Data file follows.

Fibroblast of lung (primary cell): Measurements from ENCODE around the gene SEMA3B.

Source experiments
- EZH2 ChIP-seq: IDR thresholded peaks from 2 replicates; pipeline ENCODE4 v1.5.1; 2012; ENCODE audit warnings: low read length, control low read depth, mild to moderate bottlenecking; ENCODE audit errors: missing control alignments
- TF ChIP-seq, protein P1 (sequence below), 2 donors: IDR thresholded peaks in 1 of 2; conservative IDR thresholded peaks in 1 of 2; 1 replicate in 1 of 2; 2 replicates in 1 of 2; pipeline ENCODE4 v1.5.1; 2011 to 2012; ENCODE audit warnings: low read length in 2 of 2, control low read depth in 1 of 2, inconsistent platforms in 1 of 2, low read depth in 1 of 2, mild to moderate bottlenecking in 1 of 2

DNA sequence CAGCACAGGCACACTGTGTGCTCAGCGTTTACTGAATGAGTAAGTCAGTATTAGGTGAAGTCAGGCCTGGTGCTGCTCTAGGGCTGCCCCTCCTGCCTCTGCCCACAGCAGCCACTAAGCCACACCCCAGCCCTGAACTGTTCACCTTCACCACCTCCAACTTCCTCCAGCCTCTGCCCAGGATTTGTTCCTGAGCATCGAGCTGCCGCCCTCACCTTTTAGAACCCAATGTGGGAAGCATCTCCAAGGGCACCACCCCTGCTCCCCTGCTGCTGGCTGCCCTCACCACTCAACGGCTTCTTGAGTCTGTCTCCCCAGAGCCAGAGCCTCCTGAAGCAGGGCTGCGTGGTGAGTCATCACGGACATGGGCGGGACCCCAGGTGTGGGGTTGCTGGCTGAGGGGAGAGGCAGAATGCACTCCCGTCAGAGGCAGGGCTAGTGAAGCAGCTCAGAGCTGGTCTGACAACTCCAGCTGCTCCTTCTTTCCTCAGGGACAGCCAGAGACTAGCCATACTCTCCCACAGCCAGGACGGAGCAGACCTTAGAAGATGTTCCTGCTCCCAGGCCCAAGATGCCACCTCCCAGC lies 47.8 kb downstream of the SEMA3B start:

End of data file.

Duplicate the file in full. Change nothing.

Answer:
Fibroblast of lung (primary cell): Measurements from ENCODE around the gene SEMA3B.

Source experiments
- EZH2 ChIP-seq: IDR thresholded peaks from 2 replicates; pipeline ENCODE4 v1.5.1; 2012; ENCODE audit warnings: low read length, control low read depth, mild to moderate bottlenecking; ENCODE audit errors: missing control alignments
- TF ChIP-seq, protein P1 (sequence below), 2 donors: IDR thresholded peaks in 1 of 2; conservative IDR thresholded peaks in 1 of 2; 1 replicate in 1 of 2; 2 replicates in 1 of 2; pipeline ENCODE4 v1.5.1; 2011 to 2012; ENCODE audit warnings: low read length in 2 of 2, control low read depth in 1 of 2, inconsistent platforms in 1 of 2, low read depth in 1 of 2, mild to moderate bottlenecking in 1 of 2

DNA sequence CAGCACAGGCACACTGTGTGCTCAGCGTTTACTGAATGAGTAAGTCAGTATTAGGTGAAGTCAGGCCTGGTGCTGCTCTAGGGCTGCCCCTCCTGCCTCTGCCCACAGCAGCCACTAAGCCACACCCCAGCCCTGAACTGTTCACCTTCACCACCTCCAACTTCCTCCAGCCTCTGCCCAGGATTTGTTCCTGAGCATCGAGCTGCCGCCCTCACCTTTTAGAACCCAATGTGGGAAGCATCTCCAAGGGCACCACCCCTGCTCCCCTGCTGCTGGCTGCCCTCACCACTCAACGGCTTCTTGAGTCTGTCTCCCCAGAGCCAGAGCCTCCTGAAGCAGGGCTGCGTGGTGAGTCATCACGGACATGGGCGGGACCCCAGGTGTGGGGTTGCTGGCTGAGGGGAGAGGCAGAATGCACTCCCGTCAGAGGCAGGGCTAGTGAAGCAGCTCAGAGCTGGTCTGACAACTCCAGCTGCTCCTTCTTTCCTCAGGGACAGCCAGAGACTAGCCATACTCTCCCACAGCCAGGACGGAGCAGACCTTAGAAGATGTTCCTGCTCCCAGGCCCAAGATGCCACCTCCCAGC lies 47.8 kb downstream of the SEMA3B start: